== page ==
5. A transparency display and storage device according to claim 4 wherein said auxiliary stage includes a pair of register pins and each of said transparencies includes a pair of register openings positioned to engage saidregister pins when said transparencies are placed on said auxiliary stage for viewing.

6. A device according to claim 5 including means to positively locate the free edge of'said cover with the surface of the auxiliary stage when the cover is closed.

7. A transparency storage and display device for an overhead projector comprising an auxiliary stage having registry pins adjacent one of its margins, a transparency which. includes register openings adjacent a corresponding margin and fitting the respective pins for engagement thereon, means connected to said stage and hingedly connected with the transparency adjacent its said corresponding margin for registering said transparency on said stage for projection, said means being bodily movable away from the level of said stage for withdrawing from said pins the transparency engaged thereon, said register pins and said register openings being located in a position to allow for the free movement of said transparency onto and off said stage.

8. A transparency storage and display device according to claim 7 wherein said means connected to said stage comprises a frame hingedly connected to said stage.

9. A transparency storage and display device according to claim 7 wherein said means connected to said stage comprises a transparency storage case having a cover hingedly connected to saidcase, said pack of transparencies being hingedly connected to said cover.

10. A device according to claim 7 wherein said means connected to .said stage comprises a.case having a pair "'of side walls and an opening in each of said side walls,

and'said stage includes a pair of enlarged extensions having facing channel grooves to receive said side walls.

12. A device according to claim 11 including releas- 3,264,767 8/1966 Coifman 353-l X able lock means for securing said case to said auxiliary 3,269,261 8/ 1966 Porter 353- stage.

13. A device according to claim 7 including holding FOREIGN PATENTS means on said stage to anchor sald stage on the plOJBCtOI. 5 531,904 9/1939 Great Britain.

References Cited SAMUEL s. MATTHEWS, Primary Examiner UNITED STATES PATENTS 2,962,825 12/1960 Bravo et al. -1061 3,253,358 5/1966 Wright 40l06.1 10 353; 40102, 106.1

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US3264767 *Jan 29, 1964Aug 9, 1966Tecnifax CorpPin registration system of producing slide transparencies for overhead projection
US3269261 *Sep 30, 1963Aug 30, 1966Porter & Co IncRegistration method and frame
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Referenced by
Citing PatentFiling datePublication dateApplicantTitle
US3709590 *Sep 14, 1970Jan 9, 1973A BisbergFolder for overhead projector
US3717870 *Feb 14, 1972Feb 20, 1973Litton Systems IncCard directory
US3811212 *Jan 31, 1972May 21, 1974Wright JTransparency display devices
US3895453 *Jul 24, 1972Jul 22, 1975John S WrightAccessory storage and projection apparatus for visual communications
US3935583 *Mar 22, 1974Jan 27, 1976Spence BateApparatus for making microfiches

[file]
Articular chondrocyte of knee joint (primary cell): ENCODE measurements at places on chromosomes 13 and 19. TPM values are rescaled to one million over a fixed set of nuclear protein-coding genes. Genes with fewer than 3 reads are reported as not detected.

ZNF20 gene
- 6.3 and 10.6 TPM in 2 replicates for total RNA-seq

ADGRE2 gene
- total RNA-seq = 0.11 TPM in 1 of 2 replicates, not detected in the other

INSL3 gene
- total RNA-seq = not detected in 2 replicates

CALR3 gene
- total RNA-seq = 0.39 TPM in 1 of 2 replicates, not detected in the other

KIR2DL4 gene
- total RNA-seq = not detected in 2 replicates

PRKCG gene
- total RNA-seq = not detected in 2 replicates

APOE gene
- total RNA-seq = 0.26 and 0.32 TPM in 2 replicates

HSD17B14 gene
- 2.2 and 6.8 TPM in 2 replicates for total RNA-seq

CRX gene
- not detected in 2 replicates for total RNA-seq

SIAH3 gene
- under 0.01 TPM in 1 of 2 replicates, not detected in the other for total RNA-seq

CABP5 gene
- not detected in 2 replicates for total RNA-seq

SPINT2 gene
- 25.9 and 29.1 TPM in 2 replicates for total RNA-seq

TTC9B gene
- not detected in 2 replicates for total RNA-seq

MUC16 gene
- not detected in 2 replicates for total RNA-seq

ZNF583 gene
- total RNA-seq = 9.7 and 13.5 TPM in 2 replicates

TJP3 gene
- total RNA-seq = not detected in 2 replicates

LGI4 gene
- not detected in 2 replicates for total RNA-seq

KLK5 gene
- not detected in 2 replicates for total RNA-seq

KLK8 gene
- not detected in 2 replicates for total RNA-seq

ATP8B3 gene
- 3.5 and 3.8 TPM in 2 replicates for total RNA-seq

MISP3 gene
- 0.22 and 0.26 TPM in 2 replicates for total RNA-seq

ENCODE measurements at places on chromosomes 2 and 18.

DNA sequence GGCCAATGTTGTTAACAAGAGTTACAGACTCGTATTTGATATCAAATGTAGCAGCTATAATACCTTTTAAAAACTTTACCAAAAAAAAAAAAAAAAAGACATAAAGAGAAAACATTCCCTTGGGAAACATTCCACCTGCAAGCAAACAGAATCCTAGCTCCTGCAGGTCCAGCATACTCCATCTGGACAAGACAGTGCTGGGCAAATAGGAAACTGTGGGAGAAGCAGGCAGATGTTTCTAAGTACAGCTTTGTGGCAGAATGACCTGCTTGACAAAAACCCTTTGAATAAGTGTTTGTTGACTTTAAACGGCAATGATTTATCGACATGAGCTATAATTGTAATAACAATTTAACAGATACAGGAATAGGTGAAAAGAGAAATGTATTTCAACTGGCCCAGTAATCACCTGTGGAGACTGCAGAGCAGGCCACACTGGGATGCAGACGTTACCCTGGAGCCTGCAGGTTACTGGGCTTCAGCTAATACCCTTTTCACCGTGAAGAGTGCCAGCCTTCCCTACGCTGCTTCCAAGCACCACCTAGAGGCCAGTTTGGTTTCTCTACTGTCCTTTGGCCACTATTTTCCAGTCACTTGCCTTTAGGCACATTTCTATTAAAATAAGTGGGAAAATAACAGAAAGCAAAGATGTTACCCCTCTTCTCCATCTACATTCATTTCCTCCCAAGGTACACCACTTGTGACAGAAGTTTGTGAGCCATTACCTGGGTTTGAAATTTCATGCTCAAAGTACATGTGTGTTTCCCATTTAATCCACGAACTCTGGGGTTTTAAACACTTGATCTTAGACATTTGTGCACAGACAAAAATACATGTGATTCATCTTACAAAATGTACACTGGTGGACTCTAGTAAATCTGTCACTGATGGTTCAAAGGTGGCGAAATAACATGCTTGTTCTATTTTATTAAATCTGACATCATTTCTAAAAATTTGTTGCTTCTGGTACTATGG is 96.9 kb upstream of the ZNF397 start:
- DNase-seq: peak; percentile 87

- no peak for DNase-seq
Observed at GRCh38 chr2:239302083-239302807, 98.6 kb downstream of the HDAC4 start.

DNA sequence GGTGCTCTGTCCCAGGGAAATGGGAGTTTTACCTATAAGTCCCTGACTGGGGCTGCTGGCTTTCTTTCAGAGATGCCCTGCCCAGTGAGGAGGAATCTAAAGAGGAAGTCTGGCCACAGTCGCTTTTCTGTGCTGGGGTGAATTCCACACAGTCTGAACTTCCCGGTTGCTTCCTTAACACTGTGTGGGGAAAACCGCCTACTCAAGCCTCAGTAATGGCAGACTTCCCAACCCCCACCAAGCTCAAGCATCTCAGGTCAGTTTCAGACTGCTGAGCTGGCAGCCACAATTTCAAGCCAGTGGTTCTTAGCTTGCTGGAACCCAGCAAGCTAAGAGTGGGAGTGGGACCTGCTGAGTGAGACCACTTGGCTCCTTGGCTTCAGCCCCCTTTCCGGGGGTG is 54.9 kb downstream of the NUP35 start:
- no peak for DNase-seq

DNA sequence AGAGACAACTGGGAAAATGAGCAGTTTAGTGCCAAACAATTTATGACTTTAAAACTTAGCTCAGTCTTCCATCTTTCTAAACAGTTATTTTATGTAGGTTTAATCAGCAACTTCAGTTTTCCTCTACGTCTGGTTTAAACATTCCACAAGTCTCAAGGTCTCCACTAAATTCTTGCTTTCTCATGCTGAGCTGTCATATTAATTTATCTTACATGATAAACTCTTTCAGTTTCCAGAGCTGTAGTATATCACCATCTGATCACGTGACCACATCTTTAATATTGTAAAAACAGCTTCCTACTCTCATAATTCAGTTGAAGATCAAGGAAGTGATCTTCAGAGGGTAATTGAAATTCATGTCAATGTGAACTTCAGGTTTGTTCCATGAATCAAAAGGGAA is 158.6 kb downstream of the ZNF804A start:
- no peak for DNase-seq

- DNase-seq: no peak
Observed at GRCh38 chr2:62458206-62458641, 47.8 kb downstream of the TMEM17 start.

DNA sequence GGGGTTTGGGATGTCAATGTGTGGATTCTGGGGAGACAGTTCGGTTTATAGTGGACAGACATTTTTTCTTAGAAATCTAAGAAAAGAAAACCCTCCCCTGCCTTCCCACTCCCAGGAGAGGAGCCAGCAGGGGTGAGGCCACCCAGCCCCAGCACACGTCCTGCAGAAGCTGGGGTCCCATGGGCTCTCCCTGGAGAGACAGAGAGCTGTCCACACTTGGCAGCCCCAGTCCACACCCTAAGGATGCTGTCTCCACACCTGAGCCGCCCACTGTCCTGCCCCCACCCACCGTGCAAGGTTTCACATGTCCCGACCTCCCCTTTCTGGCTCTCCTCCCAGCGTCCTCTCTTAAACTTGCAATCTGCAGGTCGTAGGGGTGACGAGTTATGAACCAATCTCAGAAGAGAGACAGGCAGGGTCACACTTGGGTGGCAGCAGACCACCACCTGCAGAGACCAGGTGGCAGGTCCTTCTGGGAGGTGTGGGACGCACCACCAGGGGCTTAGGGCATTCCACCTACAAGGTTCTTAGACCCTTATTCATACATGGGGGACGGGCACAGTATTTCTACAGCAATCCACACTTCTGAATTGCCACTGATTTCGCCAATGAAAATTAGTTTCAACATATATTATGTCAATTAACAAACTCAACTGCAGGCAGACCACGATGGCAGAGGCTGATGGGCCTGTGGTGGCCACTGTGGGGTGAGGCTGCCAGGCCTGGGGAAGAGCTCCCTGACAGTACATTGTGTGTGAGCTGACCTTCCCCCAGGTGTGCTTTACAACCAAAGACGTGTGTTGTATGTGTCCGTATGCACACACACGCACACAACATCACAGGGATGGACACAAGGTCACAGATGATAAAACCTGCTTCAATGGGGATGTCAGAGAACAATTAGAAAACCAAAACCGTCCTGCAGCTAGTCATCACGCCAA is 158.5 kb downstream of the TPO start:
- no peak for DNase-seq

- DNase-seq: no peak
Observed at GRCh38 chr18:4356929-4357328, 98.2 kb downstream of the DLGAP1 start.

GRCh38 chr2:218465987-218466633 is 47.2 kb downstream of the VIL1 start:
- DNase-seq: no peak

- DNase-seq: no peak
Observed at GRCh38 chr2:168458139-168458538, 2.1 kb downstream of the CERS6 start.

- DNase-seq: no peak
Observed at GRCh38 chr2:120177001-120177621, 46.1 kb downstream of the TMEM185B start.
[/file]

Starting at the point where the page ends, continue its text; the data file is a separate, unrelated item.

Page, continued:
US3965595 *Dec 16, 1974Jun 29, 1976Almqvist & Wiksell Forlag AbMounting device or book for storing, displaying and handling transparent pictures
US4203659 *Jun 12, 1978May 20, 1980Instructo/Mcgraw-Hill, Inc.Transparency storage and display apparatus
US4402585 *Feb 25, 1981Sep 6, 1983Minnesota Mining & Manufacturing CompanyEnvelope for transparencies for overhead projectors and like projecting apparatuses
US4548487 *May 18, 1983Oct 22, 1985Nielsen Bjarne MProtecting device for transparencies
US4679923 *Jul 31, 1985Jul 14, 1987Nielsen Bjarne MProtecting device for transparencies
US4707092 *Apr 24, 1985Nov 17, 1987D. O. Industries, Inc.Transparency transport system for overhead projector
US4732468 *Jul 1, 1986Mar 22, 1988Wright John SRegistry device for transparencies for overhead projector
US5237355 *Nov 15, 1991Aug 17, 1993Minnesota Mining And Manufacturing CompanyEnvelope for transparency having increased flexibility
US5266987 *Nov 15, 1991Nov 30, 1993Minnesota Mining And Manufacturing CompanyEnvelope for transparencies
US5371560 *Mar 26, 1993Dec 6, 1994Minnesota Mining And Manufacturing CompanyEnvelope for transparency
US5475453 *Aug 8, 1994Dec 12, 1995Maccarthy; PatrickManually-operated tray assembly for dispensing and receiving overhead projector transparencies
US6022111 *Dec 22, 1997Feb 8, 20003M Innovative Properties CompanySelf-protected imageable presentation transparency assembly
US7106014 *Apr 7, 2004Sep 12, 2006Krueger International, Inc.Lectern
WO2010007625A1 *Jul 16, 2009Jan 21, 2010Bruce GotfriedIllumination of reading material
Classifications
U.S. Classification353/35, 353/120, 353/DIG.500
International ClassificationG03B21/132
Cooperative ClassificationG03B21/132, Y10S353/05
European ClassificationG03B21/132
Legal Events
DateCodeEventDescription
Apr 3, 1985AS02Assignment of assignor's interest
Owner name: VISUAL SYSTEMS, INC.
Owner name: WRIGHT, JOHN S.
Effective date: 19850125
Apr 3, 1985ASAssignment
Owner name: VISUAL SYSTEMS, INC.
Free format text: ASSIGNMENT OF ASSIGNORS INTEREST.;ASSIGNOR:WRIGHT, JOHN S.;REEL/FRAME:004384/0258
Effective date: 19850125
Feb 11, 1985AS02Assignment of assignor's interest
Owner name: NEWBURG ACQUISITION, INC.
Effective date: 19850206
Owner name: WRIGHT, JOHN S.
Feb 11, 1985ASAssignment
Owner name: NEWBURG ACQUISITION, INC.
Free format text: ASSIGNMENT OF ASSIGNORS INTEREST.;ASSIGNOR:WRIGHT, JOHN S.;REEL/FRAME:004363/0899
Effective date: 19850206